A brief tour of the minnow

A brief tour of the minnow

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On various occasions at the end of a course on the cranial concept, Sutherland liked to hold a lecture entitled “A tour of the minnow.”8 The underlying idea was to illustrate insights into and about the living brain. I adopted Sutherland’s idea, and we will accompany the minnow on a sightseeing tour to the period when the eye is being formed. This description will serve as an example of fluid developmental dynamics. By palpation using gentle and meaningful hand contact, you can attempt to follow these developmental dynamics: 

  • The minnow finds itself in the primary forebrain. 
  • It observes how the primordium of the eye appears on day 25/26 (at a time when the neural tube has not yet closed) as a small groove (the optic sulcus) on the forebrain. 
  • It accompanies this development further and notes how this groove rapidly deepens and how, following closure of the neural tube, the tiny optic vesicle appears as a projection of the primary forebrain.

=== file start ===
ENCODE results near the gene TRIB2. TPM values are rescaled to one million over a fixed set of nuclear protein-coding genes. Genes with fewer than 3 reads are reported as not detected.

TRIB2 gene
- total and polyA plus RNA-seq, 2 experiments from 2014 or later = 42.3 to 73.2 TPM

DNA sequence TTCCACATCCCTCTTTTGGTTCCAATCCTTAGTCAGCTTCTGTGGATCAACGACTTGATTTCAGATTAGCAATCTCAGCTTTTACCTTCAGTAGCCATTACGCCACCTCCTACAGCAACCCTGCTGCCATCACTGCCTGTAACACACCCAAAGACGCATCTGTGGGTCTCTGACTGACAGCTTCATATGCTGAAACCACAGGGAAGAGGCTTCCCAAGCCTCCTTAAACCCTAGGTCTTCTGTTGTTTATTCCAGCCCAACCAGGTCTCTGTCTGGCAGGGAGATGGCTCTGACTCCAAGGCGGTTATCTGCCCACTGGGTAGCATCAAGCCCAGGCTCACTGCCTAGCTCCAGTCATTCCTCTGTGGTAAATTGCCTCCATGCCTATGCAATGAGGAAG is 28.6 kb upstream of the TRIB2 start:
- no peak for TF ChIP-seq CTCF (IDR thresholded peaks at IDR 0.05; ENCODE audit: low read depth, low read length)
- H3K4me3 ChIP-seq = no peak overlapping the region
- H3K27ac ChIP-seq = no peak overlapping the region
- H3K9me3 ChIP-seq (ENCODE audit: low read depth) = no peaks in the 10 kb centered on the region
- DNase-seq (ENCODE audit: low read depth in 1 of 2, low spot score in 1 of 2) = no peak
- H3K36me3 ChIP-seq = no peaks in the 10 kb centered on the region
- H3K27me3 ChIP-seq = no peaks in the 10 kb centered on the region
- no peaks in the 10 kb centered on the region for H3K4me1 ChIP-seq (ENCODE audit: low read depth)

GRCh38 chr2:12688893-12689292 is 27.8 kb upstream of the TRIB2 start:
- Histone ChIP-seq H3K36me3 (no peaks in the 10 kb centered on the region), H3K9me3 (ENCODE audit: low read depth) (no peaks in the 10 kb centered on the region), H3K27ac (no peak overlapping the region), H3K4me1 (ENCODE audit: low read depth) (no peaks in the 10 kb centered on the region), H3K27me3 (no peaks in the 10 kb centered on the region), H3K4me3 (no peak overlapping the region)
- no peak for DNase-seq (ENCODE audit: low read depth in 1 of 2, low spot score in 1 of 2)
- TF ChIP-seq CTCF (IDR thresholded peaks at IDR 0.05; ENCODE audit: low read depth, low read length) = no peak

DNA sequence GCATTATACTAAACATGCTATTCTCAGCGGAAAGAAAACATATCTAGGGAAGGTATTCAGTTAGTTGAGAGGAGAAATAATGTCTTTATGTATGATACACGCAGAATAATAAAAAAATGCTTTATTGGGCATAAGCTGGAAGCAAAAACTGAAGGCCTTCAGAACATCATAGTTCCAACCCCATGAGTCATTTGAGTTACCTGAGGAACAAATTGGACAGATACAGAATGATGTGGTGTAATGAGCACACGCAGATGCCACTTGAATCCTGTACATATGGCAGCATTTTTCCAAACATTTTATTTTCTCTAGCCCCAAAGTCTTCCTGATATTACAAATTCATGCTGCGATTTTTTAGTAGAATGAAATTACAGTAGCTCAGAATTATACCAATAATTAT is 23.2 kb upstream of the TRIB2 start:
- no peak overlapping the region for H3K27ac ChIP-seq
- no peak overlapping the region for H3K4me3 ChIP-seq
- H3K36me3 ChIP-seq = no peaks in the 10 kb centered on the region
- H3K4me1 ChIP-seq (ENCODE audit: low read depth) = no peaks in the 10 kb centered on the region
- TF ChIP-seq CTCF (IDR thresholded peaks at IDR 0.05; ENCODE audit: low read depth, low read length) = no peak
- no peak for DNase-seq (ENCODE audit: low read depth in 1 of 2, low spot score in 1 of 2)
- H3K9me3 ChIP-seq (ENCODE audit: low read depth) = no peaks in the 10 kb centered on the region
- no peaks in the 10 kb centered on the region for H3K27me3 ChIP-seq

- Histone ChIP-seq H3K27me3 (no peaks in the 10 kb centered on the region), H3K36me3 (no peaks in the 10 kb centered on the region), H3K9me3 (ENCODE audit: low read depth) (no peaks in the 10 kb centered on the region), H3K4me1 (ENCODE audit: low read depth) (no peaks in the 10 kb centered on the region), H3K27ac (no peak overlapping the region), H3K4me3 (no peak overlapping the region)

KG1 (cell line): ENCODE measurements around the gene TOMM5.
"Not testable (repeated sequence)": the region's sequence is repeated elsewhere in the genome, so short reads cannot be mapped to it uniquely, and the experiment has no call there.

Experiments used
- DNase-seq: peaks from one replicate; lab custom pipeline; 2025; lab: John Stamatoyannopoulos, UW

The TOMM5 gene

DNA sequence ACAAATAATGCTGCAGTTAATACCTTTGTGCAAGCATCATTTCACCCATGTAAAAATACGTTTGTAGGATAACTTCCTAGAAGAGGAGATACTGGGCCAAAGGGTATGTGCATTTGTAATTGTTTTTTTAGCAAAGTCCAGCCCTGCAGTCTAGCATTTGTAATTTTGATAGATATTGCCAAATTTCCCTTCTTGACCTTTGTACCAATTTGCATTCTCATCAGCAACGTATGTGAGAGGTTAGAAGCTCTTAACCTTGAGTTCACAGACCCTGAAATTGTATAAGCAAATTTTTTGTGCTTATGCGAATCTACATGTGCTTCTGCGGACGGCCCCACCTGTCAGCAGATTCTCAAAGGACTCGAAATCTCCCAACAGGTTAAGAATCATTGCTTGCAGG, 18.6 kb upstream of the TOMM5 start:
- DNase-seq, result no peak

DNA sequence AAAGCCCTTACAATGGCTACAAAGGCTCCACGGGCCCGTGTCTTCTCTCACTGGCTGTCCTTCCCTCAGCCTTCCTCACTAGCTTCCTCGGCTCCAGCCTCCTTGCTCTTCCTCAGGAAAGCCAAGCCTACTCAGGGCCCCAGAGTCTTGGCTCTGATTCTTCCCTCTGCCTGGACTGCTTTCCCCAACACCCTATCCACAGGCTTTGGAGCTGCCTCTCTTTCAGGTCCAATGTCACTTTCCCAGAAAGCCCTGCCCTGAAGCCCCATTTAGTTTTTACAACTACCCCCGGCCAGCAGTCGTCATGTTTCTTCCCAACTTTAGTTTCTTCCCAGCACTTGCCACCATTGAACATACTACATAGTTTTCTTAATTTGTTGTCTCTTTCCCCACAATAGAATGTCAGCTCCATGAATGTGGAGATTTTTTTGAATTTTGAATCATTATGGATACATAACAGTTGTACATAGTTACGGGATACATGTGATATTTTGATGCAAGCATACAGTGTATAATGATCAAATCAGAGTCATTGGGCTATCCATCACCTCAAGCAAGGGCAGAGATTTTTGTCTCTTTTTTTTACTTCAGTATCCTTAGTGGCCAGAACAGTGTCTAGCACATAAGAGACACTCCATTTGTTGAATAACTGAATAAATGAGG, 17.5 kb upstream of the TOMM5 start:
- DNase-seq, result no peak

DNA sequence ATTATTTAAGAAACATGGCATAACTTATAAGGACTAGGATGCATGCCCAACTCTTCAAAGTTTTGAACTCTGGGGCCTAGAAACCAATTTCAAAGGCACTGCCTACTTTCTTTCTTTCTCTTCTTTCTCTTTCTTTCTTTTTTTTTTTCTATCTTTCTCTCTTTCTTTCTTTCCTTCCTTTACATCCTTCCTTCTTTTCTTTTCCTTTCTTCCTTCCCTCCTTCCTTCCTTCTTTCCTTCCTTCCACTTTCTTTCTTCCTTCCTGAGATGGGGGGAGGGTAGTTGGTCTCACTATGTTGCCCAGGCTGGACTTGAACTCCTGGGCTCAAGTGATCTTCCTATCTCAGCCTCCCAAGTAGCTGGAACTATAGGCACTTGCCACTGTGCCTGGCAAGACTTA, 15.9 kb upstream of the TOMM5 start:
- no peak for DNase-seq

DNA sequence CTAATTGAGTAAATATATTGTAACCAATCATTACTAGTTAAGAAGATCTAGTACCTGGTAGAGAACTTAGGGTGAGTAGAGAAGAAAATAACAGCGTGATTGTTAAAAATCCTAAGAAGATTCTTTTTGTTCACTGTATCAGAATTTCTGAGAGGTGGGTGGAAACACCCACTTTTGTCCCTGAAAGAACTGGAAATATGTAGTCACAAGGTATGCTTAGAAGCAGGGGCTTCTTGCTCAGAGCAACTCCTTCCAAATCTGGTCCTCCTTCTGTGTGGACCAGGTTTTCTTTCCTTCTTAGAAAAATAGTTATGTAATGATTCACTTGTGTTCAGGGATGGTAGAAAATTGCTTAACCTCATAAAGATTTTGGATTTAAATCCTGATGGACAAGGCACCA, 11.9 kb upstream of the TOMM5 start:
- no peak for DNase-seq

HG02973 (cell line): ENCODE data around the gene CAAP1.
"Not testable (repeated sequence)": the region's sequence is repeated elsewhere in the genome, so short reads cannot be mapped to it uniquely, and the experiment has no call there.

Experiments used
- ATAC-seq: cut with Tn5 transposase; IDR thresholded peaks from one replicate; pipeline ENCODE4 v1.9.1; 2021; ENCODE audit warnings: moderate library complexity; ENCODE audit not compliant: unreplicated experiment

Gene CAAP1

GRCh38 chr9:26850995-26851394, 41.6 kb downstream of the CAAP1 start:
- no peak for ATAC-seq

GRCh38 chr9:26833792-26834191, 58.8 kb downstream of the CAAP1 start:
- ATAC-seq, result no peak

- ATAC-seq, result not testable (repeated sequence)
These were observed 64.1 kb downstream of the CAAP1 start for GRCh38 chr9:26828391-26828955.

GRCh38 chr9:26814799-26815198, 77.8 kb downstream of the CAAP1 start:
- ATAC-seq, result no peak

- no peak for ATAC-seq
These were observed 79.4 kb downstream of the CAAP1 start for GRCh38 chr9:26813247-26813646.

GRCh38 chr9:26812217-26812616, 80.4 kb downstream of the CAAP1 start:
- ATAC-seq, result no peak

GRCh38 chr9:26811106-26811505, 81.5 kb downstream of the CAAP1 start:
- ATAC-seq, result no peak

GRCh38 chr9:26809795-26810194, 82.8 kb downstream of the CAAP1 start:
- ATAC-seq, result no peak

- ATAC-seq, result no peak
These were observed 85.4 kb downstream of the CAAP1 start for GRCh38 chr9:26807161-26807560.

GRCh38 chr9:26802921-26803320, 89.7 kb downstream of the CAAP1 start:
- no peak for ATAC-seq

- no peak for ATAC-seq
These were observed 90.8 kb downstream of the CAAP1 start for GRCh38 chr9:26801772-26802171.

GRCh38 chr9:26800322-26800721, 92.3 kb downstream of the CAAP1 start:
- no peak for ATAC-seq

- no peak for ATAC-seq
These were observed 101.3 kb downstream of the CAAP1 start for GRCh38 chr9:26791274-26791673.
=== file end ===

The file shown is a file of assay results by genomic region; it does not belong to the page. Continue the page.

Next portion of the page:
• The minnow attentively observes how the optic vesicle in its further growth dynamics reaches toward the external boundary of the body on about day 32 and finally touches it. 
  • As soon as it touches the epidermis, the optic vesicle flattens and undergoes indentation to form the optic cup. The minnow witnesses a repeat of developmental dynamic movements similar to those leading to the formation of the neural tube. 
  • At this point of contact with the outer body surface something else occurs. The minnow again notices how the initially flat epidermal cells become columnar, and undergo condensation and invagination. This developmental dynamic is similar to gastrulation and neurulation. The optic vesicle is pressed in by the future lens material and yields around it. 
  • The minnow accompanies the lens on its inward migration until this finally detaches from the skin surface. (The process is similar to the formation of the neural tube from the neural plate, except that in this instance a circular rather than a cylindrical basic form develops.) 
  • On about day 40 the lens is surrounded by the optic cup that has formed. 
  • On the inner surface of the retina the cell layer has developed to form neurons, the axons of which grow across the inner surface of the retina and finally into the optic stalk. The minnow allows itself to be carried to an outlet for the stream carrying it, to the exit point for the optic nerve, and reaches the midbrain where the axons spread into the midbrain roof. 
  • Finally, the minnow emerges in the central fovea, as if carried along by the current of a stream. 
minnow1

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